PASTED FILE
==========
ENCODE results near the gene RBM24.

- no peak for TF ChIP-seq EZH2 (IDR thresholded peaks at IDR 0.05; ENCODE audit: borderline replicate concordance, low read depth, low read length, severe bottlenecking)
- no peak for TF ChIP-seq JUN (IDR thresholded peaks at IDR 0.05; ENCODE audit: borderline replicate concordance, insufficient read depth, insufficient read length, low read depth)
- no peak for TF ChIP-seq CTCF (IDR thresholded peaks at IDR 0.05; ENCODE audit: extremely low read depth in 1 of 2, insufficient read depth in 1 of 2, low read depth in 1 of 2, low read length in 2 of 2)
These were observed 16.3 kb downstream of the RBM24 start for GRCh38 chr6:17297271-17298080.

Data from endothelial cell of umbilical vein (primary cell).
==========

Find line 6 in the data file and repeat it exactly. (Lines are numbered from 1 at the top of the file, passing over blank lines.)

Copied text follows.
Data from endothelial cell of umbilical vein (primary cell).